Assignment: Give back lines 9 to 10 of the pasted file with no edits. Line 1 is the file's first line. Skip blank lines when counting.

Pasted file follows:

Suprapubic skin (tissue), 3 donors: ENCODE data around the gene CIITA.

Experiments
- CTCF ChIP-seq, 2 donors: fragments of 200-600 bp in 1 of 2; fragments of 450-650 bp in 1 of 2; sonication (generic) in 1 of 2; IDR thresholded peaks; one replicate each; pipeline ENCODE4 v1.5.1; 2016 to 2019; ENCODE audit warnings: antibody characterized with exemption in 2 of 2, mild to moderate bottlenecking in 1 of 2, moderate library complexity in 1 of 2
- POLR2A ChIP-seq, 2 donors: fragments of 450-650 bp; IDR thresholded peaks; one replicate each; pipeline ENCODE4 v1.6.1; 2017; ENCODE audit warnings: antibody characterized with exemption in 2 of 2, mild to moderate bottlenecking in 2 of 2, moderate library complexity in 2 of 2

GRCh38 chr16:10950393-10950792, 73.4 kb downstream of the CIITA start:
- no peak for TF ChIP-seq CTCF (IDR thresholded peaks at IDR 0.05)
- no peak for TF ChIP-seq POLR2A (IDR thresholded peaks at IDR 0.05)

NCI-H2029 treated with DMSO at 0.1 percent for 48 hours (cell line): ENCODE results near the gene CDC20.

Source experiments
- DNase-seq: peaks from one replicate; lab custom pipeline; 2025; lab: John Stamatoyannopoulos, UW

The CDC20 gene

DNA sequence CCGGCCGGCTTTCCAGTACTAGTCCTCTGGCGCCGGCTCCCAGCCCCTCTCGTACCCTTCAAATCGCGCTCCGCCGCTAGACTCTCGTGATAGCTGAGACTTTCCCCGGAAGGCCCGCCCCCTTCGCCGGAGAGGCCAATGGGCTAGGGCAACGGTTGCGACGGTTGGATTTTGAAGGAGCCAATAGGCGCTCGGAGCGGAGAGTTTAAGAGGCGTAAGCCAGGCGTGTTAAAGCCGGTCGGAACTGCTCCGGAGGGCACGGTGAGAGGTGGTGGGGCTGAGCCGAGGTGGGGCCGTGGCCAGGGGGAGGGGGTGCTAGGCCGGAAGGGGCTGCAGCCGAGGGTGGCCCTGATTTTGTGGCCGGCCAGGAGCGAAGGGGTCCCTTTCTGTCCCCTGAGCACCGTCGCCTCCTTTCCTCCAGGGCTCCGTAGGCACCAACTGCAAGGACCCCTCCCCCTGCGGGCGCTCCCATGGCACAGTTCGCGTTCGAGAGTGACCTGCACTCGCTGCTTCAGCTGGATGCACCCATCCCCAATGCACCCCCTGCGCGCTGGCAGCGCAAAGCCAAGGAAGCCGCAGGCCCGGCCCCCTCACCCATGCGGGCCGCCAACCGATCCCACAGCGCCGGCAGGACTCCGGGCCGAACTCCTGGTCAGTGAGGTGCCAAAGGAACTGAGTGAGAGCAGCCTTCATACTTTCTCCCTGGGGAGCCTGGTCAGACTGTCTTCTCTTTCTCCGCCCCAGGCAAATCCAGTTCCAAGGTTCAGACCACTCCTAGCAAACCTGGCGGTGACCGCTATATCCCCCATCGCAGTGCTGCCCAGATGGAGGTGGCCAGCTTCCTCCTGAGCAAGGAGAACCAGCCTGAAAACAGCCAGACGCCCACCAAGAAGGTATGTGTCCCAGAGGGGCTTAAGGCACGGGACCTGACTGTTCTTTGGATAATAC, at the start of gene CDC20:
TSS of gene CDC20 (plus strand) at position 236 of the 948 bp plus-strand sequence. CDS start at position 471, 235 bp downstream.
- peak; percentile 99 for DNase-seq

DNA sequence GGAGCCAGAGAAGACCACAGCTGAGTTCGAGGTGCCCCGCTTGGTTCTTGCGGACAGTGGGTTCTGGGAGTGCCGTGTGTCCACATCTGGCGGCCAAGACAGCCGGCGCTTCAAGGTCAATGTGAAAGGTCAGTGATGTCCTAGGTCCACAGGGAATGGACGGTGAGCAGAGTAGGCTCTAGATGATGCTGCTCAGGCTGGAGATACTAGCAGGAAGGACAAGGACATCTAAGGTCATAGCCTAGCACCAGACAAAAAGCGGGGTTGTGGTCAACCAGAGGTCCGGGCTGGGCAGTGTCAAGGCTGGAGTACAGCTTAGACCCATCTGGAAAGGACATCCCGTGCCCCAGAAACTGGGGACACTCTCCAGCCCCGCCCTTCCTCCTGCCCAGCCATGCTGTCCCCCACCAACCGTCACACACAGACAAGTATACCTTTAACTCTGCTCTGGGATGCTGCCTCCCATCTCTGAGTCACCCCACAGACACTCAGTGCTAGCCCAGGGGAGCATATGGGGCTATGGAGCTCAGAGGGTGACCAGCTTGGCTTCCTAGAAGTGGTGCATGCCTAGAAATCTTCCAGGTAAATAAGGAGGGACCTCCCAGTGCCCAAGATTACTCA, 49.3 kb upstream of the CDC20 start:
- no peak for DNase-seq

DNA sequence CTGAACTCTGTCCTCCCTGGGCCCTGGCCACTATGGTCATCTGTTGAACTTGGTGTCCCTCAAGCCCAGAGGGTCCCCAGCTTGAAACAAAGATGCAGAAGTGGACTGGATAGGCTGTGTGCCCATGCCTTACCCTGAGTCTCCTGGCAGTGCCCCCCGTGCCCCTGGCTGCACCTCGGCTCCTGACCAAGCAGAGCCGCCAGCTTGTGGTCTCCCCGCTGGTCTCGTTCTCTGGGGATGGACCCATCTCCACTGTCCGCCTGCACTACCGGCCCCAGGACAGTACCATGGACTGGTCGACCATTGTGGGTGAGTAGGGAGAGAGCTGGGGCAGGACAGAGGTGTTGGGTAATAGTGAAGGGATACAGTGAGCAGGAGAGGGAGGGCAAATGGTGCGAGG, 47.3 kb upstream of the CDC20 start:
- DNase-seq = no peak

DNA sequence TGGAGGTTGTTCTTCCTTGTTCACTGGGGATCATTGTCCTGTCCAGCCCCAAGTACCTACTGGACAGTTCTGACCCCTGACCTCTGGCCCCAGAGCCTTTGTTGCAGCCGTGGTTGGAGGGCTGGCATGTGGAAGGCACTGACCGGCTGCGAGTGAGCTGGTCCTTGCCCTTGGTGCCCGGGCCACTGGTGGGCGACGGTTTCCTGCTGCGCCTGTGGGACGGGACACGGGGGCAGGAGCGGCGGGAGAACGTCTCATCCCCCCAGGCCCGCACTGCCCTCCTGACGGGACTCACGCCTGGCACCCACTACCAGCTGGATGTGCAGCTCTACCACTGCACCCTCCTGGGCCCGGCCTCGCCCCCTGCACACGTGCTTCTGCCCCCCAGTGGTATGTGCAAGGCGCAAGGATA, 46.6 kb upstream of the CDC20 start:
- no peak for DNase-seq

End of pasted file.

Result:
Source experiments
- DNase-seq: peaks from one replicate; lab custom pipeline; 2025; lab: John Stamatoyannopoulos, UW